Loide Kasingo, the leader of a delegation of lawmakers in Namibia to the Pan-African Parliament has refused to shed light on a heated incident involving one of its members in a recent session, in Johannesburg, South Africa.
The leader and chief change campaigner of the Landless People's Movement Bernadus Swartbooi was asked to leave a plenary session by security personnel for allegedly using foul language, a few days ago.
Swartbooi informed journalists that he acted the way he did after being sent from pillar-to-post by the secretary of the president of PAP for two days, in his quest to obtain a go-ahead to table a motion on the 1904/08 Nama/OvaHerero genocide, as required by rules.
Speaking to journalists in the capital on Tuesday, Kasingo, conceded that although such conduct warrants concern, her hands are tied to discipline or sanction any explanation against Swartbooi, as she no longer serves in any top structures of PAP.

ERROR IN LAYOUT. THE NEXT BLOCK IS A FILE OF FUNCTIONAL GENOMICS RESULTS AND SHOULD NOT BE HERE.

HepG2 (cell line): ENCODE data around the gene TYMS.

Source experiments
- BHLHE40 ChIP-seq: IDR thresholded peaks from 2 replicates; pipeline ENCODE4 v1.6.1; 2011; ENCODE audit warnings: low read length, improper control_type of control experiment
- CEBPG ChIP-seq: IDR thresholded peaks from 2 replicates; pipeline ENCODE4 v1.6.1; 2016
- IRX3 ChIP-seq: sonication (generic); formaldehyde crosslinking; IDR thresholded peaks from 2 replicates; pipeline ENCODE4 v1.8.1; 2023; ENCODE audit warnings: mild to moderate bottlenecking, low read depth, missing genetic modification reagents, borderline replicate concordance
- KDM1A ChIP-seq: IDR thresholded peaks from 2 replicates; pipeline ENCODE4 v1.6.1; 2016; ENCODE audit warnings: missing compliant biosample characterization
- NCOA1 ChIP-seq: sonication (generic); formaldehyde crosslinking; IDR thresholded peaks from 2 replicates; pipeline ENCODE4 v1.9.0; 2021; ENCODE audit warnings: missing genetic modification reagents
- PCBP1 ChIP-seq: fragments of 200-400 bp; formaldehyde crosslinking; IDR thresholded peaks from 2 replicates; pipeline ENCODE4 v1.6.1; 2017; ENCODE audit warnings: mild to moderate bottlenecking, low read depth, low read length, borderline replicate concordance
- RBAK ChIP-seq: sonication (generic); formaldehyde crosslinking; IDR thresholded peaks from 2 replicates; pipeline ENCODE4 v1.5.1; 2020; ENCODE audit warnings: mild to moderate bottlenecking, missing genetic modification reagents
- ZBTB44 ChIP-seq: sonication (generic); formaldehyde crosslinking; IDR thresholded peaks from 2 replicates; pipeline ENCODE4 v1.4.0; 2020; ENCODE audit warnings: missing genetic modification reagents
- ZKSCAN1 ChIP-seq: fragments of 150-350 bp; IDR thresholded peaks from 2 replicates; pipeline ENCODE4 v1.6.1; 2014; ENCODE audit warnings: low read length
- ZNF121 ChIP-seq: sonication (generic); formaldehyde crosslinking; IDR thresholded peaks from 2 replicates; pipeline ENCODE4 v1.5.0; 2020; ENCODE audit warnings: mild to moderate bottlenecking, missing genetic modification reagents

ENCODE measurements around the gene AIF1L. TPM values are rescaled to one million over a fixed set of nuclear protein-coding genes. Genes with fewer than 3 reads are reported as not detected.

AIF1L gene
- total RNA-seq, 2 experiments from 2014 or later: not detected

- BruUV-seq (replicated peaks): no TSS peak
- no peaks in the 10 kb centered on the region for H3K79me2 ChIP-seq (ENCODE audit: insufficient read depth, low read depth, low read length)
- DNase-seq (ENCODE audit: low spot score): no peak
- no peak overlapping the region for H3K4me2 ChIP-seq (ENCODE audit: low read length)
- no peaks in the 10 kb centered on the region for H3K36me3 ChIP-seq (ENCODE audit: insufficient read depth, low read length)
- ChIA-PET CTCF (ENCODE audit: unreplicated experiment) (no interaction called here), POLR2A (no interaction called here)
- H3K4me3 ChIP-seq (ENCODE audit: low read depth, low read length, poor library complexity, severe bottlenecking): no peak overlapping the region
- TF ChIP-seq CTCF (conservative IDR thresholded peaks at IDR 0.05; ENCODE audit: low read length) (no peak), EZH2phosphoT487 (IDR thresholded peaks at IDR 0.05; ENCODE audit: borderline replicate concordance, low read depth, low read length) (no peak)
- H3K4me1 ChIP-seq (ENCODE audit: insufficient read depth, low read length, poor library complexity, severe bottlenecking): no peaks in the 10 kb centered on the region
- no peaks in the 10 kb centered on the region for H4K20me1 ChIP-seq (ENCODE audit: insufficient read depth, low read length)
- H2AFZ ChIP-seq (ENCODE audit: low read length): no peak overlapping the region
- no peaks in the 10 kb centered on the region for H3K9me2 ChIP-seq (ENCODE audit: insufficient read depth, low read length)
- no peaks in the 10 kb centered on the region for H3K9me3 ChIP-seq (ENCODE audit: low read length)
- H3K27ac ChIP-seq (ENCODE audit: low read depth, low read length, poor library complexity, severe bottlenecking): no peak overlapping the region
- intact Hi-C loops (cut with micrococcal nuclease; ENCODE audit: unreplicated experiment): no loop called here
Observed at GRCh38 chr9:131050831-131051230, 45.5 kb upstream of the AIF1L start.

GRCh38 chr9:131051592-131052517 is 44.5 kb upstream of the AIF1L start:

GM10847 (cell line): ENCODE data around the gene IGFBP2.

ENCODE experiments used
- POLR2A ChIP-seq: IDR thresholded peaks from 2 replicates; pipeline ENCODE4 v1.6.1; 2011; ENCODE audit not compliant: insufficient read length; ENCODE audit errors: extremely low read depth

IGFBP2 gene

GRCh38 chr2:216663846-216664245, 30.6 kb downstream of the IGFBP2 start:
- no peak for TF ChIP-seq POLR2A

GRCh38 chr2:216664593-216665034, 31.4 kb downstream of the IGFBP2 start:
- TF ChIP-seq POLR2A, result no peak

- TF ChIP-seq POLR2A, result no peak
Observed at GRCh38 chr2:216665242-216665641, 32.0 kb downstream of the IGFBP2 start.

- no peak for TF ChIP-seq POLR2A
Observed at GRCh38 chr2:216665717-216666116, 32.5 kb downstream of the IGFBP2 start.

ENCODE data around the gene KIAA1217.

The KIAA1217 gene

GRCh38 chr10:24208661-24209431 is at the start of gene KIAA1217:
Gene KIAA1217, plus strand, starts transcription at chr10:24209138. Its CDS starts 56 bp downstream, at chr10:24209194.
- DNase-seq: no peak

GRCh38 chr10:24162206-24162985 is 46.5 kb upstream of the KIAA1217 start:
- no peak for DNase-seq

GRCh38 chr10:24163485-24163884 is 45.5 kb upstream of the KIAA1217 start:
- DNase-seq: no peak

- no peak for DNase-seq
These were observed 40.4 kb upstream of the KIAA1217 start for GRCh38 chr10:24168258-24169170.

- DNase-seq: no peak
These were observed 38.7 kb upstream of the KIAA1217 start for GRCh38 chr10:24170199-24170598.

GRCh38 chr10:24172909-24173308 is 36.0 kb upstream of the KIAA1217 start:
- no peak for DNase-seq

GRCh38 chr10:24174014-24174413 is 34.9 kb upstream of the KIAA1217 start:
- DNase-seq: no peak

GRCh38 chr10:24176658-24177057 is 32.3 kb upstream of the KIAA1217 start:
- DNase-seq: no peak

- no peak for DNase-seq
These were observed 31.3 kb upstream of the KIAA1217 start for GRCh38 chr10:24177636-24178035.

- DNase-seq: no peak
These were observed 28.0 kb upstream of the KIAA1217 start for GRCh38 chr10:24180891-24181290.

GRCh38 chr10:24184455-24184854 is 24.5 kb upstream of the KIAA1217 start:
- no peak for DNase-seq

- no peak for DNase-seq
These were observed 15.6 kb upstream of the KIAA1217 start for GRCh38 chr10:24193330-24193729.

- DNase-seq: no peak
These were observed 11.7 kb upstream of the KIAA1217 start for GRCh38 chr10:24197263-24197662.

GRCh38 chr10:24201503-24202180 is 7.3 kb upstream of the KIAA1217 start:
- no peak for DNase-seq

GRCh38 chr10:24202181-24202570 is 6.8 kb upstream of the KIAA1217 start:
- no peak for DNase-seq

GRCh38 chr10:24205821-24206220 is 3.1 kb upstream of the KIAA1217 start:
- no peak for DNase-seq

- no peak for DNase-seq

Kasingo says she could have reacted if a such incident occurred during her tenure as vice-president of PAP a few years ago, before asking journalists to approach Swartbooi to explain, instead.
The firebrand lawyer-turned-politician, in his defense, criticised and accused PAP of being used as a tool for ruling parties in Africa to silence dissent, as they selectively approve motions while trampling or rejecting any by opposition figures.
Meanwhile, PAP, amongst others, recently endorsed a resolution to unconditionally lift all sanctions against Zimbabwe by appointing a lobby-group to pressure the African Union, United States and European Union parliaments against such demands.
They also adopted a resolution to meditate in ending conflicts in DRC, Rwanda, and Mozambique, and criticised a resolution by the EU's parliament, against a quest to build oil pipelines in Uganda's western-parts to the port of Tanga in Tanzania to extract lucrative oil reserves.
The EU's resolution sought to garner international aid to stop oil extractions around Lake Albert citing damages to ecosystem and its impact on climate change.